Liposuction is a cosmetic procedure that removes fatty tissue from the body. It’s often used to reduce the appearance of cellulite, but it can also be used to treat a variety of other conditions.
It’s one of the most popular cosmetic procedures in America, with more than 1 million procedures performed per year. Liposuction has become increasingly popular in recent years as more people are seeking ways to improve their appearance and self-esteem.
Liposuction for the elderly is becoming an increasingly common procedure as well. As people live longer and healthier lives, they’re staying active later into life than ever before. This can lead to changes in body shape that may not be desired or healthy. While there are many ways to lose weight, liposuction can help you reach your goals faster and with less effort than dieting alone.
Liposuction will not only remove fat but also help tighten skin and muscles around areas like arms and thighs where fat has been removed. This helps give you a smoother contour without needing additional surgeries such as tummy tucks or breast lifts later on down the line!
Right here on Cosmeticsurgerytips, you are privy to a litany of relevant information on liposuction after 60 years old, liposuction age limit, liposuction cost, and so much more. Take out time to visit our catalog for more information on similar topics.
Liposuction For Elderly
Liposuction is a surgery that permanently removes fat. It is not a good alternative to dieting. Ideal liposuction candidates are older than 18, in good general health and already undergoing a healthy diet and exercise regimen. Liposuction primarily is performed on the:
- Outer thighs
- Inner thighs
- Inner knees
- Upper arms
What to expect after the procedure
Following the procedure, the treated area is bandaged and a compression garment placed over it. The compression garment is worn for one to two weeks. Sutures, unless they are absorbable, are removed five to 10 days after surgery. Post-surgical issues include:
- Pain, which may last as long as two weeks, is usually managed by a prescription or over-the-counter medicine.
- Bruising lasting up to two weeks.
- Swelling lasting two weeks to two months.
- Numbness lasting several weeks.
- Possible drainage in the treatment area, depending on the surgical technique.
Most patients can go home the day of the surgery, though they will need to have someone else to drive them home. Patients receiving general anesthesia are generally discharged at a later time. Post-operative mobility is limited, depending on the procedure. Patients can resume normal activity several days to several weeks following surgery, depending on the procedure.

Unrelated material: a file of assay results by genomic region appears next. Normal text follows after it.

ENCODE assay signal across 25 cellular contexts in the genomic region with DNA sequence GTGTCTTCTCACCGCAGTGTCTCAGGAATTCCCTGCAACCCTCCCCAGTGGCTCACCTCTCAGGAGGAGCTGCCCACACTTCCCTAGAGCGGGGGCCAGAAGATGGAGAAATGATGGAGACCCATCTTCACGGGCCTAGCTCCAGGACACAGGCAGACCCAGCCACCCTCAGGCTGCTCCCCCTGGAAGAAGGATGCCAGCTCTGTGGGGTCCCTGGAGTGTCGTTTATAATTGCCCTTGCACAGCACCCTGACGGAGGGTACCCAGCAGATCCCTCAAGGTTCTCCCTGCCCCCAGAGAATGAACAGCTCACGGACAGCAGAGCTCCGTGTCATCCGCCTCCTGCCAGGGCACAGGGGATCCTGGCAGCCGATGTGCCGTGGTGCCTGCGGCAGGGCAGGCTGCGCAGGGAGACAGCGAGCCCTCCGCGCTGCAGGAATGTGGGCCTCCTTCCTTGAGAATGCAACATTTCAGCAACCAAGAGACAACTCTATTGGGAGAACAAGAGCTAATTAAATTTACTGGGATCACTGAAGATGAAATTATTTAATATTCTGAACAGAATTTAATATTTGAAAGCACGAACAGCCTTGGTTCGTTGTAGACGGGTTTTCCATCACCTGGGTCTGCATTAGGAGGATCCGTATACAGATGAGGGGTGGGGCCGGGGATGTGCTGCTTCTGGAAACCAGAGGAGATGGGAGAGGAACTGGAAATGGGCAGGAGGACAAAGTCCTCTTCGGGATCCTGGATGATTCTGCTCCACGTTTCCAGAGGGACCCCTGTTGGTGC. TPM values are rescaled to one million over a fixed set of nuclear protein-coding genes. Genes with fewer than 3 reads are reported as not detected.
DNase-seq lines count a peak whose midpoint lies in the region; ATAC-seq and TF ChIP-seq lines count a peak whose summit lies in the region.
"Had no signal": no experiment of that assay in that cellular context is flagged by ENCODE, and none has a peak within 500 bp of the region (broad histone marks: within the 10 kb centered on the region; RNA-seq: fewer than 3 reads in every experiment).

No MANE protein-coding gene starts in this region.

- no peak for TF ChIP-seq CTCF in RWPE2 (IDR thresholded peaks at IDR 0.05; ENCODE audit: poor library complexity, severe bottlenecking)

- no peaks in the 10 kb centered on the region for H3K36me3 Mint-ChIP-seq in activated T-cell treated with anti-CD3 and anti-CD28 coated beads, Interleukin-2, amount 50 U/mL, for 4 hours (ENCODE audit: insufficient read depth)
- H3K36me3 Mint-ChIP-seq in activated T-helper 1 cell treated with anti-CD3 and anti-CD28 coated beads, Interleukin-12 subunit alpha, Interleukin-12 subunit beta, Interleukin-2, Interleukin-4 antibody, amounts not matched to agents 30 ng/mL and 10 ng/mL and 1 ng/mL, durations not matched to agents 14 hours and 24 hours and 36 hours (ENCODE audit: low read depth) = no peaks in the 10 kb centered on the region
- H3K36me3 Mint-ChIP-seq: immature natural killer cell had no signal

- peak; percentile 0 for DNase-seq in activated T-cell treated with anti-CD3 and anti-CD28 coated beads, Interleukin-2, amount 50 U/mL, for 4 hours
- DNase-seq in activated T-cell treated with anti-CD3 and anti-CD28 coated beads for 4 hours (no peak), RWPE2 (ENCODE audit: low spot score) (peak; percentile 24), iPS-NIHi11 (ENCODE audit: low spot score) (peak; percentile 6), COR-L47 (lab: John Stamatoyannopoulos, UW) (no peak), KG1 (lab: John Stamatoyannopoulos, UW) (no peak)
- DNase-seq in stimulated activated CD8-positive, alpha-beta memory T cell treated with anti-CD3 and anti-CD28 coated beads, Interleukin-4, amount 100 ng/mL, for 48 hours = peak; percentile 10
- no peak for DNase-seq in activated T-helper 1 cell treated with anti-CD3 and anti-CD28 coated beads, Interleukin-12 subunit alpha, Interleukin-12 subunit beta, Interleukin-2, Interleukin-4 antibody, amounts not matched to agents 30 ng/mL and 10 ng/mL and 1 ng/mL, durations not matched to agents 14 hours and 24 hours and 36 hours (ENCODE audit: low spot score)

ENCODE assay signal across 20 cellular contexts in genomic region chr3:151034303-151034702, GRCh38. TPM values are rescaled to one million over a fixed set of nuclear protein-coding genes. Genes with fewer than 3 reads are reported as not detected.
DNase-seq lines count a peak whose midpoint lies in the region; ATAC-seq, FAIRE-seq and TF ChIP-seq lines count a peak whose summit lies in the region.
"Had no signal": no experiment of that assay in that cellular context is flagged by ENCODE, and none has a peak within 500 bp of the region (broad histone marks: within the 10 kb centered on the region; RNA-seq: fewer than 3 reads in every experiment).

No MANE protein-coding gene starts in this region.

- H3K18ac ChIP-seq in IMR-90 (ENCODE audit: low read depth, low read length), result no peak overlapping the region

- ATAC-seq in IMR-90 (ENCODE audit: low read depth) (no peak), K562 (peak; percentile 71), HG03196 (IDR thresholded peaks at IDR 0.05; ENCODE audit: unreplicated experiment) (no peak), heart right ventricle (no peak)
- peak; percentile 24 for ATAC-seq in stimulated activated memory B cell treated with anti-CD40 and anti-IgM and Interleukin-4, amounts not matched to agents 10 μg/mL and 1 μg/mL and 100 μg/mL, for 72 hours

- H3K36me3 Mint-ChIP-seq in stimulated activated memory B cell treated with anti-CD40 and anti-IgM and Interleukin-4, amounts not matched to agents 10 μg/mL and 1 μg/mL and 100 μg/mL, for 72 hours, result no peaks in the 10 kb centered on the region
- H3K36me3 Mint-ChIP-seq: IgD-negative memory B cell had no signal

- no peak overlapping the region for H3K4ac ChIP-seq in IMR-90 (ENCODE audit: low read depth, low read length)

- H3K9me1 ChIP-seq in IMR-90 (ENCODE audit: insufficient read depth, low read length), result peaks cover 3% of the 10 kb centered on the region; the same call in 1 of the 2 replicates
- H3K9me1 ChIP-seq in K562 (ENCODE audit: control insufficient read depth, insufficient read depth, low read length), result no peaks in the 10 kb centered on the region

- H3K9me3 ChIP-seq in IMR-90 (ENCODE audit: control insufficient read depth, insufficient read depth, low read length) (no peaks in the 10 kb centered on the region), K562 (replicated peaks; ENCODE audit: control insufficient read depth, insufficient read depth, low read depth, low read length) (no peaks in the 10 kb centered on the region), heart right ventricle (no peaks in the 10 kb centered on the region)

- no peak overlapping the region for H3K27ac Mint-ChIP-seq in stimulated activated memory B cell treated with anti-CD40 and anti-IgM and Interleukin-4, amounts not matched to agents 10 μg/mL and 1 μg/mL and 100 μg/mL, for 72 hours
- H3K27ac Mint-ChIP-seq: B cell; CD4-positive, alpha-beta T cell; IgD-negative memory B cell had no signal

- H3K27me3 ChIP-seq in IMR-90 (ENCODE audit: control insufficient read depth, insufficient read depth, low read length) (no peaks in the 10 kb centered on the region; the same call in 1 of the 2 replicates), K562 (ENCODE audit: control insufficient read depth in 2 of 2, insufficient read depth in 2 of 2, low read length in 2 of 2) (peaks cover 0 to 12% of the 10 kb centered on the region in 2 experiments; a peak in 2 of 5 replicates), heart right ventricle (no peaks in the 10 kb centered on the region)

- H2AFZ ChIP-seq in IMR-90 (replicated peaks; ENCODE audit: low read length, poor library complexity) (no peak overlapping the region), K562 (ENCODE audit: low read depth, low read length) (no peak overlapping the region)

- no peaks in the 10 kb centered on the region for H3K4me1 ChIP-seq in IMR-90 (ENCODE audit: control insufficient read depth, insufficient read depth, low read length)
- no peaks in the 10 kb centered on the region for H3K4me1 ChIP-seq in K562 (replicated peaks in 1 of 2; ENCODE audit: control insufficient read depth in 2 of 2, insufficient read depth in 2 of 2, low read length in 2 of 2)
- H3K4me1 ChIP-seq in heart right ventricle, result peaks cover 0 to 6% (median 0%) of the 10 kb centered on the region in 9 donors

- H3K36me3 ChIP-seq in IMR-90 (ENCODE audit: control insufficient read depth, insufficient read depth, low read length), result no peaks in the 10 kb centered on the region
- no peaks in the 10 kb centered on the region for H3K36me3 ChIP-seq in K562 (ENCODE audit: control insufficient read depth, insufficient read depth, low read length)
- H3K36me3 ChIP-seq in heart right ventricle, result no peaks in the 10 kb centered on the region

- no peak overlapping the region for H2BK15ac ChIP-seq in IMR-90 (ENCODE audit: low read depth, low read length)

How to prepare for the procedure
Before the procedure, an ASDS dermatologist will review the patient’s medical history. This is the time for the doctor and patient to discuss expectations, potential risks and outcomes of the procedure. In addition:
- No blood-thinning drugs should be taken for at least two weeks prior to surgery.
- Smoking must be avoided for at least two months prior to surgery.
Like any surgery, liposuction carries certain risks beyond temporary and minor side effects. Though rare, serious complications can occur. These include:
- Allergic reaction
- Skin damage
- Tissue damage
- Skin necrosis
- Puncture of an internal organ
- Contour irregularities
- Blood clots
- Toxic reaction
- Fluid imbalance
Ten common misconceptions about liposuction
Liposuction is one of the most frequently performed cosmetic surgical procedures in the United States and around the world. This is somewhat surprising, considering how many misunderstandings about it persist. Listed below are the ten most common liposuction misconceptions we hear as plastic surgeons, and what the actual facts are:
Liposuction can help you lose weight
The reality is that most patients only lose about two to five pounds in total. The best candidates, in fact, are generally within 30 percent of a healthy weight range and have localized fat pockets they would like to reduce.
Liposuction can treat cellulite
Cellulite is not simply an irregular pocket of fat – it occurs when subcutaneous fat pushes connective tissue bands beneath the skin, causing those characteristic dimples and bumps. Because liposuction is only able to remove soft, fatty tissue (and does not directly affect the skin or other tissues), the fibrous connecting bands causing cellulite are not altered.
Liposuction is not for “older” people
Any patient who is in good health and has had a positive medical examination may safely receive liposuction. A lack of firmness and elasticity (both of which commonly decrease with age) may compromise the skin’s ability to re-drape over newly slimmed, reshaped contours. Poor skin quality is one of the main contraindications to liposuction.
Liposuction is dangerous
While every surgery carries an element of risk, liposuction techniques have become increasingly sophisticated. If performed by an experienced and board-certified plastic surgeon, and if the patient follows all appropriate postsurgical instructions, liposuction can be as safe and successful as any other surgical procedure.
Liposuction will fix lax skin
The appearance of a double chin or a heavy tummy may involve some degree of sagging skin with reduced elasticity, as well as excess fat. In such cases, your surgeon may recommend a skin tightening procedure instead of (or in conjunction with) liposuction, as liposuction alone may result in a deflated appearance.
Fat deposits removed will return after liposuction
Liposuction is “permanent,” in that once the fat cells are suctioned out, they will not grow back. However, there will still be some remaining fat cells that can grow in size and expand the area if one’s calorie intact is excessive. The best way to prevent this is to maintain a healthy diet and exercise regimen.